Newsweek, 15 Sept, 2017
India has come to the final stage of a very ambitious plan rolling out a bio-metric database for the entire population of the country. The plan started in 2010 and seven years later now nearly 90 percent of 1.3 billion people, i.e. 1.16 billion have already been covered and received 12 digit ID card after each one offered 10 finger prints, one photograph and 3 iris scans to have a national database. The 12-digit ID card would uniquely identify an individual in the national database and his or her bio-metric scan would help to match with his or her personal data. This was a monumental task of epoch proportions. The advantage of this exercise is that it will cut down enormously the misuse of social welfare benefits, electoral fraud and crime; misuse of fake births, deaths and marriage certificates and stop fake passport applications. However, concerns have been raised by Human Rights Groups and libertarians that privacy and civil liberty of individuals will be sacrificed by this all-embracing government action.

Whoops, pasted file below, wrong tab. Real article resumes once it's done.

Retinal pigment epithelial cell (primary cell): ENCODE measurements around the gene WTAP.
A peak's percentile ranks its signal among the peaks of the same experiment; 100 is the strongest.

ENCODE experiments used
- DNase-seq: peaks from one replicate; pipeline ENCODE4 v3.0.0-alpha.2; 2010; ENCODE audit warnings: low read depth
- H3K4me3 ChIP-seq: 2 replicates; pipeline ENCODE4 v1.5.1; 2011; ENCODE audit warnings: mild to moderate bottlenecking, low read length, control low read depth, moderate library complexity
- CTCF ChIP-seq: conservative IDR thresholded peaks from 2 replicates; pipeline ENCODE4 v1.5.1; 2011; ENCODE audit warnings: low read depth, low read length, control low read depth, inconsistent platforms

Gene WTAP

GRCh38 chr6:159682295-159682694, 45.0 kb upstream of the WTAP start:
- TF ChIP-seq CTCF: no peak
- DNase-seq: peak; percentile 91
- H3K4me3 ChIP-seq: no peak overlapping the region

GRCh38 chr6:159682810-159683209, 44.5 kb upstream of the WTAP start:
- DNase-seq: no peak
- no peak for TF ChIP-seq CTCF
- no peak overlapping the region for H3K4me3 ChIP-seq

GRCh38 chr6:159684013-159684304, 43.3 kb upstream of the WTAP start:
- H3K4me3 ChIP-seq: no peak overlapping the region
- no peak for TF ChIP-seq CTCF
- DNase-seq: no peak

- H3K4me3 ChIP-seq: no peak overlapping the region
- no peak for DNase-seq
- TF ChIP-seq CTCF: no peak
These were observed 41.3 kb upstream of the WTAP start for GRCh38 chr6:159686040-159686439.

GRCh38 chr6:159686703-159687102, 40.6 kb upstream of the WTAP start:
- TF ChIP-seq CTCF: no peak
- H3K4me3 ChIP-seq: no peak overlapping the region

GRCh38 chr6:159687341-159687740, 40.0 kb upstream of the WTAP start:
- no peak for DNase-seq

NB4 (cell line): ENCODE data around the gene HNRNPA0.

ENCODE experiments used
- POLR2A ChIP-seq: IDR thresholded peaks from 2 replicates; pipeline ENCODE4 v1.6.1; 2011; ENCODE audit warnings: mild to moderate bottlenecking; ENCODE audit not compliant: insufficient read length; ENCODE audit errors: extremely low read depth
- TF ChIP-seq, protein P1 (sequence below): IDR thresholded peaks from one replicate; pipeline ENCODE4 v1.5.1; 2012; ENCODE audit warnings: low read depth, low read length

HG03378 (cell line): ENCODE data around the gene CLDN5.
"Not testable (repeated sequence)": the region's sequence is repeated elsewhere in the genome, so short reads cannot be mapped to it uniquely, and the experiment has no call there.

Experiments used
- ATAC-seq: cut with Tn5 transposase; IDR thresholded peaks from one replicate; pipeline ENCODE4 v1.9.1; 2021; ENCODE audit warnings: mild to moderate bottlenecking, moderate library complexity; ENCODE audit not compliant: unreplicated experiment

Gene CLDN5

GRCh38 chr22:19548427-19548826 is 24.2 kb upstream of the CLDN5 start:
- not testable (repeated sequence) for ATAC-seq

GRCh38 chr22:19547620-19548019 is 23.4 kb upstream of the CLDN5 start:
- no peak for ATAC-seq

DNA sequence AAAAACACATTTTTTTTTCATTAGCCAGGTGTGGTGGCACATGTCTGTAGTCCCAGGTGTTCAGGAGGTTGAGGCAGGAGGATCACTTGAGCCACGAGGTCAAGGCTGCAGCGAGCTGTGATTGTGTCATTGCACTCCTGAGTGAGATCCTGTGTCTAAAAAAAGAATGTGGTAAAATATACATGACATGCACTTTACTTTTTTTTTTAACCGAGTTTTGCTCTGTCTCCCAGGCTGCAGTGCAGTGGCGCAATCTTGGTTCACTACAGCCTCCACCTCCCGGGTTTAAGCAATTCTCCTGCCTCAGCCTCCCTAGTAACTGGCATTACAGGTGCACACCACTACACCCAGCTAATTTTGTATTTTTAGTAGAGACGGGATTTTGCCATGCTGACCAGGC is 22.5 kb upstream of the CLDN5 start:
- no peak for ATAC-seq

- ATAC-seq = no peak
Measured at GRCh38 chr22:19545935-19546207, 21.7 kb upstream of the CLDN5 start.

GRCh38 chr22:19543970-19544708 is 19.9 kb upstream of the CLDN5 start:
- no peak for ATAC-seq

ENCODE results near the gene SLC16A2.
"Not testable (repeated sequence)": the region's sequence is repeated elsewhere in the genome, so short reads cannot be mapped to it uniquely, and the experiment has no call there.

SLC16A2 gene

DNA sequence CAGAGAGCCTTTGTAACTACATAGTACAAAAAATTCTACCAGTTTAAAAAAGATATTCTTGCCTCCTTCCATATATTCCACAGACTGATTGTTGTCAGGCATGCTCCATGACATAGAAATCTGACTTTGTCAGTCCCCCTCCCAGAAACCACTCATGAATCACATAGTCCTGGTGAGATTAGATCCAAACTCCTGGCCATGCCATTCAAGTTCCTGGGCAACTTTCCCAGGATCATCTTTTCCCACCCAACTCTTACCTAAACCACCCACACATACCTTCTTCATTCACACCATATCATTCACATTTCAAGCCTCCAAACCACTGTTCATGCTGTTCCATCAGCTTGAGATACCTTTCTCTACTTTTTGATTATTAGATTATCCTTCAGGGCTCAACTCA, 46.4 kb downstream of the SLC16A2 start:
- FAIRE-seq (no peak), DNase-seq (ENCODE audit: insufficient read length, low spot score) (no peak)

It should, however, be noted that a similar scheme in the UK had been mooted for the last two decades and after spending hundreds of millions of pounds, the scheme had been ditched by successive governments because of enormous costs. Also logistics of maintaining a database for 65 million people in the UK had been found to be unmanageable. How can then India manage nearly 20 times bigger population with far, far less monetary costs? West should learn a thing or two from India.